On a final note, during the development of this project we’ve found a lot of bugs and issues in other tools. Will Metcalf, who runs our QA, has been reporting many issues in Snort and VRT sigs to Sourcefire, in Emerging Threats sigs to the ET community. We’ve found bugs in other tools as well, for example in a neat library called libcap-ng. So everyone benefits from our work! 🙂

5 thoughts on “On Suricata performance

  1. Pingback: Tweets that mention Blog post on Suricata performance: #oisf #suricata -- Topsy.com

  2. First of all, congratulations on releasing this platform. I’m sure that the development process and community support will help it to evolve and improve in short order. I’ve seen (and participated) in several discussions about the Suricata vs Snort comparison. All things considered, especially the maturity of Snort, it doesn’t seem like an appropriate comparison yet. Snort has had years of development and the VRT’s work on rule development is exceptional in my opinion. I think Suricata has as much chance as any other open source IPS that’s available now and should be given the chance to make it without the pre-judgement and comparison to Snort.

    And herein lies the problem. The recent articles quoting Jonkman and Stiennon with commentary about Snort’s deficiencies doesn’t really speak to Suricata’s strengths (current or future). It merely invites an inevitable comparison to see “who’s is bigger” so to speak. Rather than waste time and energy trying to be “better than Snort” and openly campaigning on its problems, why not simply focus on being the best open source IPS platform Suricata can be and perhaps even show some respect for the hard won success of Snort and everyone that’s contributed to it’s development over the past 12 years.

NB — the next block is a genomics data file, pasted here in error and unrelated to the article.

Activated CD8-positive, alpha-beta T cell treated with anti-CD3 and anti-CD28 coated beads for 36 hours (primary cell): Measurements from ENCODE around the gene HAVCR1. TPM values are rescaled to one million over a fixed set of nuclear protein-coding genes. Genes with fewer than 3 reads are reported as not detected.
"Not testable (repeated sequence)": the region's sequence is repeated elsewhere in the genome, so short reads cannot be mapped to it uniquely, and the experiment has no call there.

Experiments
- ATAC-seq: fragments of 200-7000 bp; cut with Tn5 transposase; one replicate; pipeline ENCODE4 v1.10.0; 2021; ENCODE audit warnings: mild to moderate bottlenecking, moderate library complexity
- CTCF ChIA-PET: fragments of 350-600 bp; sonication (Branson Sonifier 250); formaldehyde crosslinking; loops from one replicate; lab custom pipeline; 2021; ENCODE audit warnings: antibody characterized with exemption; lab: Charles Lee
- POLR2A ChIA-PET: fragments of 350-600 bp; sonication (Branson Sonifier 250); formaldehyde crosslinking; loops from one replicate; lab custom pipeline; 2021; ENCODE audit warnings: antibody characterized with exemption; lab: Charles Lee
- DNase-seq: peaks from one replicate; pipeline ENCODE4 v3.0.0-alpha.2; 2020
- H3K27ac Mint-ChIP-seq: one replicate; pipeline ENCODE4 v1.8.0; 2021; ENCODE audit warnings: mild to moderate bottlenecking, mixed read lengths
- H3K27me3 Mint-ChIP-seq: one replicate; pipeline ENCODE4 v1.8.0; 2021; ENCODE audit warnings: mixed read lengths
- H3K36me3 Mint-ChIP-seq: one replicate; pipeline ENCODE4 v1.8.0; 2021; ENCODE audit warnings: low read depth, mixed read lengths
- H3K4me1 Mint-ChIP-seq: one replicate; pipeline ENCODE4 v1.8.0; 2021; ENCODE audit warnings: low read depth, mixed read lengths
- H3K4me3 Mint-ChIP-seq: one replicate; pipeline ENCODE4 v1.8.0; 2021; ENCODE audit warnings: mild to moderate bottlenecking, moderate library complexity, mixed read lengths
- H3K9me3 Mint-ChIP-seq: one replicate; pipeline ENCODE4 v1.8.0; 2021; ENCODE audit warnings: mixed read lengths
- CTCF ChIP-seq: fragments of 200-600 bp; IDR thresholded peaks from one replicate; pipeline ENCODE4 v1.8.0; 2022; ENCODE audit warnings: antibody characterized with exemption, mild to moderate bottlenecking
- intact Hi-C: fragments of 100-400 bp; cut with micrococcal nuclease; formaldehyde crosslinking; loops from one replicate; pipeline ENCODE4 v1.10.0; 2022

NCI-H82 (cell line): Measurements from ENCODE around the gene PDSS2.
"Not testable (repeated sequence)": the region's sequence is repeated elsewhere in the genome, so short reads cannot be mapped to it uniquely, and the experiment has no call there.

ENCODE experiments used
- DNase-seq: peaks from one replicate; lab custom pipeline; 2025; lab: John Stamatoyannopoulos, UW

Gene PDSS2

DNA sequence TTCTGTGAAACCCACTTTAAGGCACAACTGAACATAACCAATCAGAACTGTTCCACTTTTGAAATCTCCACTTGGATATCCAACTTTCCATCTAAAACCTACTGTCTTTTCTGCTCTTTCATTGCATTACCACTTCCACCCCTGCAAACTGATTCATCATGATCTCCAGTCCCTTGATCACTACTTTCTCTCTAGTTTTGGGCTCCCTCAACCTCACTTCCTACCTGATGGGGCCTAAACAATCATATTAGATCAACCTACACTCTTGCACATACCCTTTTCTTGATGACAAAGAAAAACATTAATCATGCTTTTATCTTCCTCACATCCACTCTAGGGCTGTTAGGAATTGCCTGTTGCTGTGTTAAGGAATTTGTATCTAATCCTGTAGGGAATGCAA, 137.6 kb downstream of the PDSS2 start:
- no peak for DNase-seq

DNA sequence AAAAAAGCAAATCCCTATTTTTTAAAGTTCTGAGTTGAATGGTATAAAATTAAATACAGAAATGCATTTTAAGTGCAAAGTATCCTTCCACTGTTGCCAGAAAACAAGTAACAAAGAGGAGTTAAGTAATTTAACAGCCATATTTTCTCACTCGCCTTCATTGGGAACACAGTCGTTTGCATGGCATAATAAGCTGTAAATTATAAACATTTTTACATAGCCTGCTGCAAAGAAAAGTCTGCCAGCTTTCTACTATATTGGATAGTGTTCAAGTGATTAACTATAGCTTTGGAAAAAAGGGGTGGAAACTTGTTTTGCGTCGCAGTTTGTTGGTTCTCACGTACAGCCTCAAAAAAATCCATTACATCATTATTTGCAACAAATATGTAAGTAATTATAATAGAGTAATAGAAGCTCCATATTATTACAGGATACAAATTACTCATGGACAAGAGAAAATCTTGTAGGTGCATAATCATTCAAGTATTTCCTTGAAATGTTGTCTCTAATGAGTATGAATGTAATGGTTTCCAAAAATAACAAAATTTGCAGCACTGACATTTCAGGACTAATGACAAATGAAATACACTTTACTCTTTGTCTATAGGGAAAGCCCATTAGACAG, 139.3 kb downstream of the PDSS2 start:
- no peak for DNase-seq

Considering the amount of money invested in creating Suricata from scratch (as is often touted in the articles), surely you and the Suricata team can appreciate the level of effort and the resources it requires to bring a usable and worthwhile IPS to market. Snort (and Sourcefire) have endured the same challenges and have their success to show for it.

    If Suricata is all it’s made out to be then I’m confident it will stand on its own, improve with community support, and succeed. Don’t muddy that success by bashing other products to achieve it.

    Scott

  3. Hi,

    first of all congratulations for the fresh new release of Suricata!
    A question came to me after having read this article. You give us an example of the time took by Suricata to inspect a pcap file…
    I was wondering what is your testing model… I mean, how do you do to extract the time took by Suricata ? I ask this question because I would like to compute this kind of performance test by myself adding different set of rules to figure out how much it slows down.

    Thank you for your help, and all the best for the next release !

    Giuseppe

  4. Pingback: Security Advancements at the Monastery » Blog Archive » Three Open Source IDS/IPS Engines: The Setup

  5. Pingback: Capacity Planning for Snort IDS | Bulbous, Not Tapered